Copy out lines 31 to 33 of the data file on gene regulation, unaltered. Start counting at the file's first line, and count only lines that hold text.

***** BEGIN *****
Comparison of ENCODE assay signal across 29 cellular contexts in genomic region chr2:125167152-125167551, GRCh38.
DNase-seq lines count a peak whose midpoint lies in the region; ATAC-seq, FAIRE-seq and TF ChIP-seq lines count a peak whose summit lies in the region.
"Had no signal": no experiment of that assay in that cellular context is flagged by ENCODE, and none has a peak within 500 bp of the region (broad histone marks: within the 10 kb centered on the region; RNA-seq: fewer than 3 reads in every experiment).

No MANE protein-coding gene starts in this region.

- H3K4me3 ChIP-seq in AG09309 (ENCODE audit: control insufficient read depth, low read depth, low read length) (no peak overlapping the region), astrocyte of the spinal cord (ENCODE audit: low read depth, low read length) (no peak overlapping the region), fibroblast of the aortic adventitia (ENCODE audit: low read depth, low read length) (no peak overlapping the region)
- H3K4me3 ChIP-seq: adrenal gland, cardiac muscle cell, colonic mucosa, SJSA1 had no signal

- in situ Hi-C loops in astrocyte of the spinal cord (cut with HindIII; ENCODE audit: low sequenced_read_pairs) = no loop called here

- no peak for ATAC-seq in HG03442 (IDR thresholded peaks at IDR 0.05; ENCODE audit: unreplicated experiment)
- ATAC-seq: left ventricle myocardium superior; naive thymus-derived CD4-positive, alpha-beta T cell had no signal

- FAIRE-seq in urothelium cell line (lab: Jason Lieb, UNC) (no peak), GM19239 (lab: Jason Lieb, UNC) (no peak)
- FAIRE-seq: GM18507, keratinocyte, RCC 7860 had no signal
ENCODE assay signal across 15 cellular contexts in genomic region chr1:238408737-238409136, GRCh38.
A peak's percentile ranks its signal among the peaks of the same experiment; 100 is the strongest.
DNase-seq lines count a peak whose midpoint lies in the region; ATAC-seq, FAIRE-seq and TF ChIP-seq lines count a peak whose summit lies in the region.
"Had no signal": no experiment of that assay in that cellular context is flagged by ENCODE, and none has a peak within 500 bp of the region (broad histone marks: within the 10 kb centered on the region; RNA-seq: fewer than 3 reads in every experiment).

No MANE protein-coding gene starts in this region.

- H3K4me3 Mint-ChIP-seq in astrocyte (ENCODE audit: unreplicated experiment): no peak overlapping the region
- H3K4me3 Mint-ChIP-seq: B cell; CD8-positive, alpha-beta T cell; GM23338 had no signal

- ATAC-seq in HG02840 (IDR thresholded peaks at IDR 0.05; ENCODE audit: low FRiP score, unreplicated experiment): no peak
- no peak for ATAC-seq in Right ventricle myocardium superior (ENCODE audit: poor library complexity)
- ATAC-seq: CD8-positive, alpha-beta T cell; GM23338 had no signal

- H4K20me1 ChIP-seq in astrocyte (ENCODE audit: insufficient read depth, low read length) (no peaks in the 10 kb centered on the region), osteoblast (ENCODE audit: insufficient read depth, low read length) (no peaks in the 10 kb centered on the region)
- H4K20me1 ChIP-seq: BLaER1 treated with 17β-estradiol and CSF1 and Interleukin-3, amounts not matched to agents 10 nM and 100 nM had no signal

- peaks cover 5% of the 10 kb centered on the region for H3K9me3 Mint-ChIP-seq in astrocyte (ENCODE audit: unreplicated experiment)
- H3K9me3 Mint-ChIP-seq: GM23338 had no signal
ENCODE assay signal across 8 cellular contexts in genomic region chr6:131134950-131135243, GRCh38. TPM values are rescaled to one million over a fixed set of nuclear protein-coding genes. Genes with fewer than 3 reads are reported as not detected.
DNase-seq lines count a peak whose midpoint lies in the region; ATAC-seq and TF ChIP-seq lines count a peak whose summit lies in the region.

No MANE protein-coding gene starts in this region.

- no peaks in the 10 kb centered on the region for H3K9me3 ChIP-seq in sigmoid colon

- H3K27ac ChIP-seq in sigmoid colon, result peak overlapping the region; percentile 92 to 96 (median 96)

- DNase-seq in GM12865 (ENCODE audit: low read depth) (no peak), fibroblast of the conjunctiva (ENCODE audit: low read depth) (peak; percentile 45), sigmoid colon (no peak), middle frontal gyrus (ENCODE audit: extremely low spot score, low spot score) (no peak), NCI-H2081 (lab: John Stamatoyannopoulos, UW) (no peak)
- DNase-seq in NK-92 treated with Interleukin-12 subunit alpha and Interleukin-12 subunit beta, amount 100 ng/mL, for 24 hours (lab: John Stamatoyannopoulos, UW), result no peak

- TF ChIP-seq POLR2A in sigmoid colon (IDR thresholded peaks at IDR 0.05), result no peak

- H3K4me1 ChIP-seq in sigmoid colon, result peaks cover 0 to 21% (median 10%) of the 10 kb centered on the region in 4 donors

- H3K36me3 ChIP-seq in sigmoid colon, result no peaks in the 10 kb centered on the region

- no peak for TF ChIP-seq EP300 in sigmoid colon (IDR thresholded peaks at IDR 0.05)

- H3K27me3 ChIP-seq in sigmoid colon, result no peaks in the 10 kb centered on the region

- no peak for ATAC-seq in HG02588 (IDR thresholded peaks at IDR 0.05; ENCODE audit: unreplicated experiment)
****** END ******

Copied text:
- DNase-seq in GM12865 (ENCODE audit: low read depth) (no peak), fibroblast of the conjunctiva (ENCODE audit: low read depth) (peak; percentile 45), sigmoid colon (no peak), middle frontal gyrus (ENCODE audit: extremely low spot score, low spot score) (no peak), NCI-H2081 (lab: John Stamatoyannopoulos, UW) (no peak)
- DNase-seq in NK-92 treated with Interleukin-12 subunit alpha and Interleukin-12 subunit beta, amount 100 ng/mL, for 24 hours (lab: John Stamatoyannopoulos, UW), result no peak

- TF ChIP-seq POLR2A in sigmoid colon (IDR thresholded peaks at IDR 0.05), result no peak